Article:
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Chigumbura: Zimbabwe not a 'small team'

14/02/2015 00:00:00
by Agencies
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Cricket World Cup: Zim re-announce themselves

ZIMBABWE captain Elton Chigumbura has challenged his team to prove they are not a "small team" at the Cricket World Cup.

Chigumbura argued his side will prove their critics wrong at the Cricket World Cup, ahead of their tournament opener against South Africa on Sunday.

Widely considered the weakest of the International Cricket Council's (ICC) full members, Zimbabwe have been nominated by many pundits as ripe for an upset against associate members Ireland and United Arab Emirates in Pool B of this year's World Cup.

But having defeated Sri Lanka by seven wickets in a warm-up match on Wednesday, plus ripping through New Zealand's batting line-up on Monday in a match abandoned due to rain, Chigumbura insists Zimbabwe can challenge the likes of first-up opponent South Africa at cricket's flagship event over the next six weeks.

"People can call us a small team but I believe in this tournament that, if we play our best cricket, the tables will change," the 28-year-old skipper said at a media conference on Saturday.

"Looking at the games we've played recently, there are good signs, guys are believing that they belong here.

"Now, obviously, in the main games, we just don't have to panic. We have to do the processes right and the result will take care of itself."

Hamilton Masakadza scored an unbeaten 117 for Zimbabwe in their victory against Sri Lanka in Lincoln, while Brendan Taylor and Sean Williams both notched half-centuries.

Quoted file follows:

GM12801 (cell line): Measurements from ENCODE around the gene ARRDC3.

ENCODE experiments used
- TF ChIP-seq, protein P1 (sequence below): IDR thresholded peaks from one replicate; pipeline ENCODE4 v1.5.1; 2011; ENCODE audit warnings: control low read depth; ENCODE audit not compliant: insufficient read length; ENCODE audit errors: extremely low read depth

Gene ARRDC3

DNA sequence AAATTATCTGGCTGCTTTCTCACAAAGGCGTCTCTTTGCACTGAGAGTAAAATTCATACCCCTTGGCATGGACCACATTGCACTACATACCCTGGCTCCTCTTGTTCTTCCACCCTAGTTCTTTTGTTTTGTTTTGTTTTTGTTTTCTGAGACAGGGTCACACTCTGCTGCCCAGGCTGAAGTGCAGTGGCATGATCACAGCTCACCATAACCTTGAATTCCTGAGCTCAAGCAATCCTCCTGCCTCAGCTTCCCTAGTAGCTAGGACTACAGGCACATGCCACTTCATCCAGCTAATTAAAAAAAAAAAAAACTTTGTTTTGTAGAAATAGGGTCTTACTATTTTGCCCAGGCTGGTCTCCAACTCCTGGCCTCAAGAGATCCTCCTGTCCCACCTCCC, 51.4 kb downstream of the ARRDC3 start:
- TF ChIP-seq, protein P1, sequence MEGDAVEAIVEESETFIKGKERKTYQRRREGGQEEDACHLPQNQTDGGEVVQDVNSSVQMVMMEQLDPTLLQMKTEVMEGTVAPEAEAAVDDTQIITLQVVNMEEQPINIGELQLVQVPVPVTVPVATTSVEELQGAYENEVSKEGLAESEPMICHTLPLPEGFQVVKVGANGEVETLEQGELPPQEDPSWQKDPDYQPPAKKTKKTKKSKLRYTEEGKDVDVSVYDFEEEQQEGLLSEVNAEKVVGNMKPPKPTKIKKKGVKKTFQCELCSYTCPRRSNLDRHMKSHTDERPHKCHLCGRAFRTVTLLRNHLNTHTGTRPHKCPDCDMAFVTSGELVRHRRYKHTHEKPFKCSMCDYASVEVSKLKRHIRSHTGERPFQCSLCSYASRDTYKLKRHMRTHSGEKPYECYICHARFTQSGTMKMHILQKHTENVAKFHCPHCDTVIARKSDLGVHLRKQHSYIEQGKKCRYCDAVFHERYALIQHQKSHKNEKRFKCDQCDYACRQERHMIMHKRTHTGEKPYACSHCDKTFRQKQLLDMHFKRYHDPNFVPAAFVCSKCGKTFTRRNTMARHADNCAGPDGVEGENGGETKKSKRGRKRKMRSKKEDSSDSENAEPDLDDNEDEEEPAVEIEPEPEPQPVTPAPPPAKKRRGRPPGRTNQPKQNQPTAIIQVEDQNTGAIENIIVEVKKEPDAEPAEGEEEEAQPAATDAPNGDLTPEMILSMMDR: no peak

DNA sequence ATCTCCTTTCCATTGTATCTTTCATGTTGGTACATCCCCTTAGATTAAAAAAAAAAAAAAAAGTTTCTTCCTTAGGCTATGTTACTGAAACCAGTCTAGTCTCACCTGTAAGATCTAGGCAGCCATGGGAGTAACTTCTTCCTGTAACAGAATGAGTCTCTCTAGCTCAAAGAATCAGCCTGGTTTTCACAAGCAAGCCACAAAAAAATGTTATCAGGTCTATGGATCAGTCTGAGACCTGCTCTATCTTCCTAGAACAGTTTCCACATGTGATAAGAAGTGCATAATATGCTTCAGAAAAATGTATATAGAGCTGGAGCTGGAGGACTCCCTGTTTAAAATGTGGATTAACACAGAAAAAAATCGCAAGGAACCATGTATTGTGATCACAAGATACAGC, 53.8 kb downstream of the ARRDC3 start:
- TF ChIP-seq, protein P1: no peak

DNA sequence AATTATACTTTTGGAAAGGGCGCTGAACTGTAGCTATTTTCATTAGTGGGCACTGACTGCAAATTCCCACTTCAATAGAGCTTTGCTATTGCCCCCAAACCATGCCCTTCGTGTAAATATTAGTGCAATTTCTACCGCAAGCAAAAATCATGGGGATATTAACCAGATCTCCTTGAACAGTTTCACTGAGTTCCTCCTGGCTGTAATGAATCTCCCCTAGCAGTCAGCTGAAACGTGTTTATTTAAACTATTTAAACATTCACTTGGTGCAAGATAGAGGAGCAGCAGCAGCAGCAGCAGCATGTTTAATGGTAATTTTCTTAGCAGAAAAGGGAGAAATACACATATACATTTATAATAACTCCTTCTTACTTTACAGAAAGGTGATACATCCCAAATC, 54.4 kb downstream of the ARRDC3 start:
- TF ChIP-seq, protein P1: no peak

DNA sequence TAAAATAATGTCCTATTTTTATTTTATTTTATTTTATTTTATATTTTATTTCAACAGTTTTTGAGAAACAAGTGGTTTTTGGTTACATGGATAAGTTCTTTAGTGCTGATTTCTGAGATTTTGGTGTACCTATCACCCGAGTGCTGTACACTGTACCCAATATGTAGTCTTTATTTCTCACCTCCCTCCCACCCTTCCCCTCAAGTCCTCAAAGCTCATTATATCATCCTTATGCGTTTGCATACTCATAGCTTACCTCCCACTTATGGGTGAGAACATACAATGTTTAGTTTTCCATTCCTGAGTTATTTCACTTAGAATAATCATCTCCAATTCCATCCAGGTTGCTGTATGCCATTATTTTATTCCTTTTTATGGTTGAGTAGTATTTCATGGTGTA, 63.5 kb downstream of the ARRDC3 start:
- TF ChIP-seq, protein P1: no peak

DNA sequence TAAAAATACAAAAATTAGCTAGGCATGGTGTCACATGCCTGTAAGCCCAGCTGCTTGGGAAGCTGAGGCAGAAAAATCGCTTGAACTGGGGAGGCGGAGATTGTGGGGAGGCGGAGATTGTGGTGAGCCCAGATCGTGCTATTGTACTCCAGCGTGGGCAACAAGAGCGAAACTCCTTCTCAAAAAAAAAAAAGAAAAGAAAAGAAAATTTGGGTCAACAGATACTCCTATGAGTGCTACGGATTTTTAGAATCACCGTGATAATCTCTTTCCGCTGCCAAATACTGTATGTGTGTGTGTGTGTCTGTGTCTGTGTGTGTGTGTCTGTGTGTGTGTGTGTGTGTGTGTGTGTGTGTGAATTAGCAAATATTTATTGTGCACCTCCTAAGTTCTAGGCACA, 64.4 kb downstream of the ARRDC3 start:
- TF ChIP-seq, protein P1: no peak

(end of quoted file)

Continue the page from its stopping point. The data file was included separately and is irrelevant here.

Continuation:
Chigumbura underlined the importance of such a result for Zimbabwe against the 2011 World Cup runners-up.

"It gives us a lot of confidence," he said.

"It gives us a lot of that belief that we need as a team - that it's possible to beat a big team... we're looking forward to the main games now."

When challenged by a journalist that South Africa look down on their northern neighbours on the cricket field, Chigumbura reiterated his belief that Zimbabwe could surprise their critics in Hamilton.

"They [South Africa] need to come and prove that right... as an underdog team the only thing we can focus on is play our best cricket and change the tables," the all-rounder said.

A win Sunday over its much larger neighbour, which overshadows Zimbabwe not only in sports but also in politics and wealth, would be especially savoured by the nation of 14 million.


Zimbabwe has beaten South Africa only twice in 37 one-day international matches dating back to 1992.

With one match finishing without a result, that's given South Africa a daunting 94 percent win rate. Yet the rivalry remains fierce between the only two African nations in the tournament.

South Africa captain AB de Villiers knows the danger that the likes of Brendan Taylor can pose because the pair have a personal rivalry stretching back two decades.

"They're a dangerous side," de Villiers said Saturday.

"They've come a long way and I think they're under good leadership at the moment from the captain and the coach. So definitely a side to be reckoned with."

De Villiers said he believes he first played Taylor, now a close friend, in a match for under 11-year-olds.

"He's just always been that thorn in the side for us, growing up," de Villiers said. "And he's still a great, great player and he's done so well in his career. So lots of credit to him. We are well aware of his capabilities."

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